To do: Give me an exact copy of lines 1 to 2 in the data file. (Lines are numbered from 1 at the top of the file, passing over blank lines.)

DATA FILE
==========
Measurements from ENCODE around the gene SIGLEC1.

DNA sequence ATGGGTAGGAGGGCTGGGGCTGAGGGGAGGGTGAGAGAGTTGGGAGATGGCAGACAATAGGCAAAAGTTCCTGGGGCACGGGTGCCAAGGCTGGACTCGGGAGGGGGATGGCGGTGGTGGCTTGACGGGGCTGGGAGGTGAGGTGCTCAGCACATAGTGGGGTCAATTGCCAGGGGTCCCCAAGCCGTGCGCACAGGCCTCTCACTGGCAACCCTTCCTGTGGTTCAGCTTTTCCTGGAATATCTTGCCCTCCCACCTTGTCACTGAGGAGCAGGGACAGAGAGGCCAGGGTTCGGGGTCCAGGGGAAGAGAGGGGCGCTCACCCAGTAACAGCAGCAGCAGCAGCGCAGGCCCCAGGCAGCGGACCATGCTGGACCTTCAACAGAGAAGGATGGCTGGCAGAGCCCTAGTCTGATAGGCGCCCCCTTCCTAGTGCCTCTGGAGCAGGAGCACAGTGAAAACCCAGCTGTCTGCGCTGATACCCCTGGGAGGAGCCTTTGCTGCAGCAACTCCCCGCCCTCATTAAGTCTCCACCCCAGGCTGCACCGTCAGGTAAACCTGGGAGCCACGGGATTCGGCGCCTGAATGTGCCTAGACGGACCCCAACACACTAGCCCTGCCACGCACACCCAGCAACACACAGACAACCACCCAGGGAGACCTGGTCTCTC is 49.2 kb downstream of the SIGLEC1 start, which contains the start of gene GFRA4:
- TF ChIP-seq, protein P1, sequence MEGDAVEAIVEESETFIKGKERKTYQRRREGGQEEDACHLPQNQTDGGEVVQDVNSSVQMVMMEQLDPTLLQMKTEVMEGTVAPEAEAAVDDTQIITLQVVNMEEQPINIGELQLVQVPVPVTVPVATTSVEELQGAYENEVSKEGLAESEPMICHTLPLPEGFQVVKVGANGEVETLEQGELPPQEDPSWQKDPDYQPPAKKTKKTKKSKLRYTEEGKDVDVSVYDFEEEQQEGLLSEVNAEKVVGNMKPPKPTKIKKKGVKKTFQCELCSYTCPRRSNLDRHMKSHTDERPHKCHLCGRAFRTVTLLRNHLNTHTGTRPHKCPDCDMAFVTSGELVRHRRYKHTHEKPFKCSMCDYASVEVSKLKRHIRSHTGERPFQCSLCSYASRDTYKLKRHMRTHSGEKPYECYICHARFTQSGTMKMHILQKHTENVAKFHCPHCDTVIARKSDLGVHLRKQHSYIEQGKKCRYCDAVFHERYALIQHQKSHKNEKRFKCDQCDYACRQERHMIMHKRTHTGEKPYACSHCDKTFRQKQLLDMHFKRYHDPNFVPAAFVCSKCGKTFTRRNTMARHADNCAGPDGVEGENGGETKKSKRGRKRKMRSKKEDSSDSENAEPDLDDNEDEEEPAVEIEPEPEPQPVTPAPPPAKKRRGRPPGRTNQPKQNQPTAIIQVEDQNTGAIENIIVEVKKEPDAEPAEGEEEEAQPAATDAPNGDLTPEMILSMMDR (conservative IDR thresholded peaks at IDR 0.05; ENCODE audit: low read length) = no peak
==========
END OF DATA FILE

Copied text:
Measurements from ENCODE around the gene SIGLEC1.

DNA sequence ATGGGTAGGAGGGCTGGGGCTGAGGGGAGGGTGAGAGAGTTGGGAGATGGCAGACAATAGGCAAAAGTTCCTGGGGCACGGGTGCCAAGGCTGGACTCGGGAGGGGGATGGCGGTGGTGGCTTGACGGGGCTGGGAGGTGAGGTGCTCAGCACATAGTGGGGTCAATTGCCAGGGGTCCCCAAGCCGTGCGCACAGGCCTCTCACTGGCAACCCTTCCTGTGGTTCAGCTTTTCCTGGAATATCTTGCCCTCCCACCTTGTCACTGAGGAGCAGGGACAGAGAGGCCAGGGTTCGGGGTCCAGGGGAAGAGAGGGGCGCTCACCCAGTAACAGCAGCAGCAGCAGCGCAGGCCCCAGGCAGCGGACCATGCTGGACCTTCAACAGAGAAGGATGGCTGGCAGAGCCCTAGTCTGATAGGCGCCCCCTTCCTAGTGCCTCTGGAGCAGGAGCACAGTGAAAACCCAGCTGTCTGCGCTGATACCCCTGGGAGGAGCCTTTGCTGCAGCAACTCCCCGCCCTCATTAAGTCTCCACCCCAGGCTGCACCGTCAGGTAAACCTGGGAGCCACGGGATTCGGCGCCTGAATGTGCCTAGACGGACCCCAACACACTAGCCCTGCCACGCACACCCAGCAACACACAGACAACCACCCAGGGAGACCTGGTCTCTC is 49.2 kb downstream of the SIGLEC1 start, which contains the start of gene GFRA4: